New research finds scaleups held back by growth funding gap
The Venture Capital Trust Association (VCTA) released a new report, offering insights into the challenges, limitations, and prospects for the UK's most promising scaleups.
The report, based on a survey of 119 rapidly growing firms, reveals that a lack of sufficient capital is perceived as the primary obstacle to growth, with 36% of respondents citing it as the top factor.
While the UK remains a leading global destination for venture capital investment, recent data from Dealroom and HSBC Innovation Banking indicates a significant investment drop in UK startups, with $4.9bn invested in the third quarter of 2023, marking a decline of over 60% from the peak in the first quarter of 2022. This highlights the vital role of the VCT scheme and similar initiatives in fostering growth among rapidly expanding UK businesses.
Venture Capital Trusts (VCTs), as evergreen funds, offer patient capital to growing businesses. Together with the Seed Enterprise Investment Scheme (SEIS) and the Enterprise Investment Scheme (EIS), they provide consistent investment and support to early-stage companies, independent of market fluctuations. According to VCTA, VCT investments rose to £664m in 2022, up from £613m in 2021, bucking the general market downturn.
Despite recognising limited investment avenues as a growth impediment, entrepreneurs remain largely optimistic about the UK as a hub for innovative, technology-driven businesses. Nearly three-quarters (73%) view the UK as an attractive location for company growth.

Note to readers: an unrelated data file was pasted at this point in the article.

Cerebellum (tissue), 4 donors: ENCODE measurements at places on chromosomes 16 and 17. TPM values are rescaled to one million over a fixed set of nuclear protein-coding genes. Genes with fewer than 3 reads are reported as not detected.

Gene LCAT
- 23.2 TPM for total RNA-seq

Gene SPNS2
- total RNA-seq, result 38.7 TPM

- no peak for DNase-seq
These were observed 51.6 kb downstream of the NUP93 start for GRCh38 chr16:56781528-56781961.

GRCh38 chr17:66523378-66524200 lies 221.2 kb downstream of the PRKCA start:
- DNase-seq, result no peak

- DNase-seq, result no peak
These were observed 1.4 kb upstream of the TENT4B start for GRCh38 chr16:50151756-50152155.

However, accessing talent, especially in highly specialised sectors like life sciences or deeptech, continues to be a significant challenge for many firms, with 17% of survey participants identifying a shortage of tech talent as their principal growth barrier. Notably, broader economic issues like inflation (14%) and regulatory uncertainty (11%) were less frequently cited as major obstacles.
Will Fraser-Allen, Chair of the VCTA, remarked: “The crucial function of VCTs in the investment landscape is increasingly apparent. We're encouraged to see that, despite economic challenges, scaleups continue to favour the UK for growth, with a robust demand for the capital and talent necessary for further expansion. VCTs are instrumental in funding dynamic growth companies, and we're committed to sustaining this with ongoing entrepreneurial and government support, particularly in extending the VCT scheme.”
Richard Stone, Chief Executive of the Association of Investment Companies (AIC), added: “This report clearly shows that funding shortages and talent gaps are major hurdles for the UK's promising companies. VCTs play a key role in helping these companies overcome these challenges by offering crucial scaleup capital and support, aiding founders in achieving their goals. This support becomes even more critical during economic downturns when other funding sources may be scarce. The continued influx of new capital into VCTs for investment in young, promising companies, coupled with the optimism about the UK as a tech hub and favourable business environment, is a positive sign for the future.”